Celebrity chef who has cooked for Oprah loses 26lb in a matter of weeks WITHOUT exercising

She ditches three food groups.

By  Matilda Rudd For Daily Mail Australia

Bridget Davis smiling for the camera: The well known chef and mother-of-three was the heaviest she had ever been at 90 kilos and was terrified of appearing before a crowd to toast her latest recipes

Being told she would have to appear on Australian morning show to promote her first cookbook was all the encouragement Bridget Davis needed to lose excess weight.

The celebrity chef and mother of three was the heaviest she had ever been at 200 lbs. and was terrified of appearing before a crowd in 2018.

“I thought I was going to look like an elephant up there,: the 44-year-old told the Daily Mail, particularly as she’d already been told “the camera adds 10 pounds.”

She had a little over a month before she was due to appear on the popular “Studio 10” show and set to work researching ways she could safely drop the weight.

a person standing next to a body of water: 'I thought I was going to look like an elephant up there,' the 44-year-old told FEMAIL, particularly as she'd already been told 'the camera adds 10 kilos'© Provided by Associated Newspapers Limited ‘I thought I was going to look like an elephant up there,’ the 44-year-old told FEMAIL, particularly as she’d already been told ‘the camera adds 10 kilos’

What three things did Bridget Davis cut from her diet?

* Sugar

* Gluten

* Dairy

She started to reintroduce sugar and high quality dairy after nine months of “dieting” but has a gluten intolerance.

“I thought about going to the gym and exercising like a crazy person but I don’t really like those kinds of workouts,” the Sydney-based chef said.

“So I started looking into gut health and realized this could be the way to do it. I eliminated gluten, sugar and dairy and instantly felt lighter and less bloated. In just over three weeks I lost 26 lbs. so I knew it was working.”

She limited her fruit intake to just one apple a day and stopped eating honey, maple syrup and artificial sweeteners.

Davis began to notice that she picked up the natural sweetness in foods you otherwise wouldn’t think could be sweet, like cabbage.

“I make a seaweed-based soup and leave the shredded cabbage to soak on top… and I can really taste the sweetness!” she said.

For breakfast she would start the day with chicken breast, turkey meatballs or prawns because the protein would sustain her until mid-morning.

In total she lost 66 lbs. eating this way and has maintained her goal weight for at least eight months, slowly reintroducing small amounts of sugar and dairy.

But one of the best things to come out of her journey was her Facebook page Bridget’s Kitchen, which Davis used to share recipes she was eating on her lifestyle.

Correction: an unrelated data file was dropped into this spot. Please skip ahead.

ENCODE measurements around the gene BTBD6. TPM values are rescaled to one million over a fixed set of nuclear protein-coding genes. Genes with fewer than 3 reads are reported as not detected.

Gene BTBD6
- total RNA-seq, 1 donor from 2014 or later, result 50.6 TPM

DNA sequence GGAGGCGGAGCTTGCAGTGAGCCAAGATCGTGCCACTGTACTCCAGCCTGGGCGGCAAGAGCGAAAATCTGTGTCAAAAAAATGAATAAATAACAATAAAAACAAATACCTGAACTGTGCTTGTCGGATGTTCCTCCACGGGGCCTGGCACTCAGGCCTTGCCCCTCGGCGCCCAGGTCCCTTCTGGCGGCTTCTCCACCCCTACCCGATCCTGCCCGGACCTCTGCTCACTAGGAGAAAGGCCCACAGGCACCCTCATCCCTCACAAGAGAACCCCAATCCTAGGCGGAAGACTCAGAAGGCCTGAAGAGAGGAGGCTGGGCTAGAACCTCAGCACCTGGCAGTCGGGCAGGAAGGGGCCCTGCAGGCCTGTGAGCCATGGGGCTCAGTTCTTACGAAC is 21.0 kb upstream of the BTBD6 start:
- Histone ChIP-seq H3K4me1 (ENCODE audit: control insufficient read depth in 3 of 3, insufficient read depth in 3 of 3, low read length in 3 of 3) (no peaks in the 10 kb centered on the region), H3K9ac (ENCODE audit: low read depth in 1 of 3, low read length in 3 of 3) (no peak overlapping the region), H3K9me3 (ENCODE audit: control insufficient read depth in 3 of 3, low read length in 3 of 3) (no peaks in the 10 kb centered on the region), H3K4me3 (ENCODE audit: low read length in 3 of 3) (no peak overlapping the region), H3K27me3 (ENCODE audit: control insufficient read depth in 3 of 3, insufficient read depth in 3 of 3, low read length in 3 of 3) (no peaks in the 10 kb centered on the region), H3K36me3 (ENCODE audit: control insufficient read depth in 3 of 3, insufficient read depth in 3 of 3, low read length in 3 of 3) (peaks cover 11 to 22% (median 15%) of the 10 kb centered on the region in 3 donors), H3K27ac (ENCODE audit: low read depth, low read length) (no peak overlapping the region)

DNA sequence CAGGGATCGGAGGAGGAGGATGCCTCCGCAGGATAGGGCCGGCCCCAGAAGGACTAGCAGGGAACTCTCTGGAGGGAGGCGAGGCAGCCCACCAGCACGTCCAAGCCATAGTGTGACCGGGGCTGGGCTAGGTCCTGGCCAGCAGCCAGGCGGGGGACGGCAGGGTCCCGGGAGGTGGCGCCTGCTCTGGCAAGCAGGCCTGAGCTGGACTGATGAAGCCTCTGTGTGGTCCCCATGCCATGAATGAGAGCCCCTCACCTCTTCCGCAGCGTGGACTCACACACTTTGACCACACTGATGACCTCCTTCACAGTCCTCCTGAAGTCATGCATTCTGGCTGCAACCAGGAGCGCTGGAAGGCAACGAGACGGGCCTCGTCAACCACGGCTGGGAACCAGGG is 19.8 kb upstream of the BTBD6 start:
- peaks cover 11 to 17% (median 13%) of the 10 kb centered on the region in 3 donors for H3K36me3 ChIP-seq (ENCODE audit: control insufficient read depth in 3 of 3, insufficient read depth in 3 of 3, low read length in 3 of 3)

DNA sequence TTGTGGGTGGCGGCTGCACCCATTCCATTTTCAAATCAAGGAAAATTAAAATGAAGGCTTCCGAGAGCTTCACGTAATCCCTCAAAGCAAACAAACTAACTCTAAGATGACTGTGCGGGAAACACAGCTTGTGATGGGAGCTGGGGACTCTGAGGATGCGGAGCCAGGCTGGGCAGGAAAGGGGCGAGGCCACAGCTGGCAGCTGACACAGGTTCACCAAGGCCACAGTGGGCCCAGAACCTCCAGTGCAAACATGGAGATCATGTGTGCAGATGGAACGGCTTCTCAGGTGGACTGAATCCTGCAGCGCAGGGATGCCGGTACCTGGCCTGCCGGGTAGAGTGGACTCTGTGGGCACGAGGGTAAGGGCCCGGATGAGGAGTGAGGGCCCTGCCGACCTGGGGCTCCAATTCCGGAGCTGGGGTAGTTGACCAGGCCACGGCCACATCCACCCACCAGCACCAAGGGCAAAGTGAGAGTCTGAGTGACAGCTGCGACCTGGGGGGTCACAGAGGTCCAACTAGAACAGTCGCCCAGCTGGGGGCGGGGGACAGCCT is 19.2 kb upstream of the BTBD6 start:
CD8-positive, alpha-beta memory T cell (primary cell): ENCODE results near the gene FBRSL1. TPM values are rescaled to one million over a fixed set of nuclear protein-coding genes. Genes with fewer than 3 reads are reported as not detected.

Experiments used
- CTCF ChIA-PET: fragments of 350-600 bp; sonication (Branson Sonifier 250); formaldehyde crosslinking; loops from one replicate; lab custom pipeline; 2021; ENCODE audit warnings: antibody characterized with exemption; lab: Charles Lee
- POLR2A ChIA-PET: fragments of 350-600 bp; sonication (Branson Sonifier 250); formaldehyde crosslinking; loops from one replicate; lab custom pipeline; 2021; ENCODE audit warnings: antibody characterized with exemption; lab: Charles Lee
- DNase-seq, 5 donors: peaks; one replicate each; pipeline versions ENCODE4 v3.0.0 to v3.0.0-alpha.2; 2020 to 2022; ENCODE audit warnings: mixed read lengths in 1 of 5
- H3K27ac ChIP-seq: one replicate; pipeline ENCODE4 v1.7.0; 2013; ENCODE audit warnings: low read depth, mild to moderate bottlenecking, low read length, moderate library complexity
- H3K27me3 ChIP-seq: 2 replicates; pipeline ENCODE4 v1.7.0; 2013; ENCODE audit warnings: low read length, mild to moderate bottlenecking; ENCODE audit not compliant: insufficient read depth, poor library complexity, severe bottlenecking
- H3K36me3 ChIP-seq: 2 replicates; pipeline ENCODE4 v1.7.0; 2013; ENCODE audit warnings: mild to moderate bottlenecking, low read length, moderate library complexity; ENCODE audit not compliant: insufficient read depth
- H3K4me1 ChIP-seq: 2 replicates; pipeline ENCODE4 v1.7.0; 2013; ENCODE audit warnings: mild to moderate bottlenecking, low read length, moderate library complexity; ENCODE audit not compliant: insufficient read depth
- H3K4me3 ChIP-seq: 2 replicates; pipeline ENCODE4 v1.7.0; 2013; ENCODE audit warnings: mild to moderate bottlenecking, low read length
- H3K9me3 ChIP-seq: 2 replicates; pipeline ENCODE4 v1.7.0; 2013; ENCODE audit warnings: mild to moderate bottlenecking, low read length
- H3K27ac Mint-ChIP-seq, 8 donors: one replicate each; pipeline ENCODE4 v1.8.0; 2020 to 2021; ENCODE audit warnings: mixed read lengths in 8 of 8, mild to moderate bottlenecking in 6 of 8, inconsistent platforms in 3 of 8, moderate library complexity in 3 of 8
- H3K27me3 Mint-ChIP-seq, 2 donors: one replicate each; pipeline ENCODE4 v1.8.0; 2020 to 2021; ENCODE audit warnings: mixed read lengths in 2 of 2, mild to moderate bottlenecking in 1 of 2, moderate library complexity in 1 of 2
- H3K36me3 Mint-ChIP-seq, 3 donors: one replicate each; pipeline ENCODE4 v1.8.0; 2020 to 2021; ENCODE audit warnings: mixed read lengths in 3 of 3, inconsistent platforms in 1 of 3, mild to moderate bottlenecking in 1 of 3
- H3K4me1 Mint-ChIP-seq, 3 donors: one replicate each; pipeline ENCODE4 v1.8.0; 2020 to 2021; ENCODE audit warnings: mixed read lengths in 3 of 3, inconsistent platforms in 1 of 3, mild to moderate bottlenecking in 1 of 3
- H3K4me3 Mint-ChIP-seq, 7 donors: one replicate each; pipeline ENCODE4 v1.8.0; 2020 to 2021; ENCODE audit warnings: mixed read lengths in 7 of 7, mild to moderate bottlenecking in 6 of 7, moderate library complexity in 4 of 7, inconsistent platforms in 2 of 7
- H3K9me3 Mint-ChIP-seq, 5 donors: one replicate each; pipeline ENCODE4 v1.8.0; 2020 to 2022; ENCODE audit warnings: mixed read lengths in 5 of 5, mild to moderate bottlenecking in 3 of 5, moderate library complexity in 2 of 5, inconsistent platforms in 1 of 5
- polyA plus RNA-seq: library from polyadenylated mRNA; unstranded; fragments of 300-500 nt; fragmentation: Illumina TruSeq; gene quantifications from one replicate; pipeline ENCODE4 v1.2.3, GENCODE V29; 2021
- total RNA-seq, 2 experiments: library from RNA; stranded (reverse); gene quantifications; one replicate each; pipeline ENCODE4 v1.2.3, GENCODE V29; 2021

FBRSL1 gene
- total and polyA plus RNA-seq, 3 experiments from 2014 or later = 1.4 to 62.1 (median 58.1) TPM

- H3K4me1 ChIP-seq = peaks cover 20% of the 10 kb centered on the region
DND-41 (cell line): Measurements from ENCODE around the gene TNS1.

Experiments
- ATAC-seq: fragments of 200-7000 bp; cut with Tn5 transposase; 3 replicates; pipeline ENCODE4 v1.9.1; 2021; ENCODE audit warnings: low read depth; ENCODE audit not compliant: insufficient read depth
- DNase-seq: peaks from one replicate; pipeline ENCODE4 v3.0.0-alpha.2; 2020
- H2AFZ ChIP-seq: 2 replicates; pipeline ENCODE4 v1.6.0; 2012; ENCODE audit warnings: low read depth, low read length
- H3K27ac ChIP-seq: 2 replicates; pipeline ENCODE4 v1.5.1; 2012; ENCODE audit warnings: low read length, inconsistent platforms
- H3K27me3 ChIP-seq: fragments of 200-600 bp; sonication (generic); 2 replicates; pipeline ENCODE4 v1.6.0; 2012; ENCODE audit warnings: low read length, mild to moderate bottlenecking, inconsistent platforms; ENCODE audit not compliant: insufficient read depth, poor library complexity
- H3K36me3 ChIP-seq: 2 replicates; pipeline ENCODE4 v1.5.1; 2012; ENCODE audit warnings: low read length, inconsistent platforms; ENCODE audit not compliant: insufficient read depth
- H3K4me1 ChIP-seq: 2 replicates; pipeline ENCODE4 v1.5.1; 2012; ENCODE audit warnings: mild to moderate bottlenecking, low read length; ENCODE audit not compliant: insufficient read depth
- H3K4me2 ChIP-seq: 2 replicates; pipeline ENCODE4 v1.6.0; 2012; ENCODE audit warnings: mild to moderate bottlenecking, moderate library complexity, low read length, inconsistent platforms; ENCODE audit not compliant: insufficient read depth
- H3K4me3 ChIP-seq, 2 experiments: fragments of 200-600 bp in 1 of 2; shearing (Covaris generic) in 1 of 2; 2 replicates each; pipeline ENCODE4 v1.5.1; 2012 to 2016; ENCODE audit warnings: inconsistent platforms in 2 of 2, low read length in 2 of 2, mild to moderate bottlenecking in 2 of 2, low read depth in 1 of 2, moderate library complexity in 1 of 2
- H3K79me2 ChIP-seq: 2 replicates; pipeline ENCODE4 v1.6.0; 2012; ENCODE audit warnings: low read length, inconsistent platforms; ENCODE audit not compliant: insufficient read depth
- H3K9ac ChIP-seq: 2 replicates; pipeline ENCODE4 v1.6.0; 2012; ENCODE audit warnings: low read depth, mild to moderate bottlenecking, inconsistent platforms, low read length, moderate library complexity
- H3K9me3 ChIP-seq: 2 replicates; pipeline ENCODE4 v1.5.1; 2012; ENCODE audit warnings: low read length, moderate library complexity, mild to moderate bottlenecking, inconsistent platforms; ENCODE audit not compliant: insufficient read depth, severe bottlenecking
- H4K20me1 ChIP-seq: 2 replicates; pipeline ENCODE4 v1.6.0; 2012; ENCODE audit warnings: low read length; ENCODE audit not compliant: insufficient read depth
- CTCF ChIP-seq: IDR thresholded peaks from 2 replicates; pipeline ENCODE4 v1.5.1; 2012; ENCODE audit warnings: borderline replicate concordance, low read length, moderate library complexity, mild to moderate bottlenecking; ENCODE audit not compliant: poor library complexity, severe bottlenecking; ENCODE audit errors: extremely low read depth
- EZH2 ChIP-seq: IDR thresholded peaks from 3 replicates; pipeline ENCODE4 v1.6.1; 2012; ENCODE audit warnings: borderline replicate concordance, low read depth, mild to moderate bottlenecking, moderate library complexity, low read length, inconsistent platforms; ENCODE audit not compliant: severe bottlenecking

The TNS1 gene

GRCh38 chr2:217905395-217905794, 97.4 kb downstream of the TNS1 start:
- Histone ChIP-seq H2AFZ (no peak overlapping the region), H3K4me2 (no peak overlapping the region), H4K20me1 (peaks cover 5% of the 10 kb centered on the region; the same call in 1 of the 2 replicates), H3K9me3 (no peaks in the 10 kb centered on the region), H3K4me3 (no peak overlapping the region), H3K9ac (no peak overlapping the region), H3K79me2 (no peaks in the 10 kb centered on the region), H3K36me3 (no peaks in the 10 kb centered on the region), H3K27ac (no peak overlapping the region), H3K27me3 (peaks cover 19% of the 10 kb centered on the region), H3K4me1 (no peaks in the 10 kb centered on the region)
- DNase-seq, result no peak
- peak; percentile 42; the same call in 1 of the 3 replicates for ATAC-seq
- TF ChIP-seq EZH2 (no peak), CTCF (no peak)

Now, with 60,000 followers, the chef has reintroduced good quality dairy like certain butters and cheese, but steers clear of cow’s milk.

“I also cook with avocado oil and coconut oil now,'” she said. “But I stay away with gluten because it still doesn’t agree with me.”

What does Bridget eat in a day?

Breakfast: Chicken breast or prawns, turkey meatballs. Protein for breakfast helps you stay fuller for longer.

Lunch: The heartiest meal of the day for me. I have a cottage pie – use a very lean beef mince, lots of spices, almost like a gravy, top it with roasted garlic cauliflower mash.

Dinner: Stir fry, something quick. I don’t have much time. 10-15 minutes maximum. I like doing things with fish, throwing things in the air fryer. Cook without any oil and fat.

Davis knows how important diet is when it comes to weight loss because her journey was 100 percent based on the food she put in her mouth.

But as Australia edges closer to the cold depth of winter – and hunger increases – she said there is a way to have your cake and eat it too.

“If you’re wanting something comforting try oven-roasted meatballs. You can even put some mozzarella cheese in there to make it even tastier,” she said.

Despite having once cooked for Oprah, New Zealand’s prime minister Jacinda Ardern and King and Queen of Tonga, Davis said she feels nervous cooking for anyone.

“While you definitely feel there is additional pressure I get just as nervous serving for six people coming to my house for dinner,” she said. “It’s always about the meal you’re creating and not just about who for.”

Earlier this year the chef won a world Gourmand cookbook with her second cookbook “Breakfast Around The World.”

That same book was also named by UNESCO as one of the most influential cookbooks of the past three years, and is currently on display at the UNESCO headquarters in Paris.


Author: Dennis Hickey

There are no limits to success to those who never stop learning. Learning will nourish your personal growth. I hope you enjoy this website and visit often so you keep learning and growing too!

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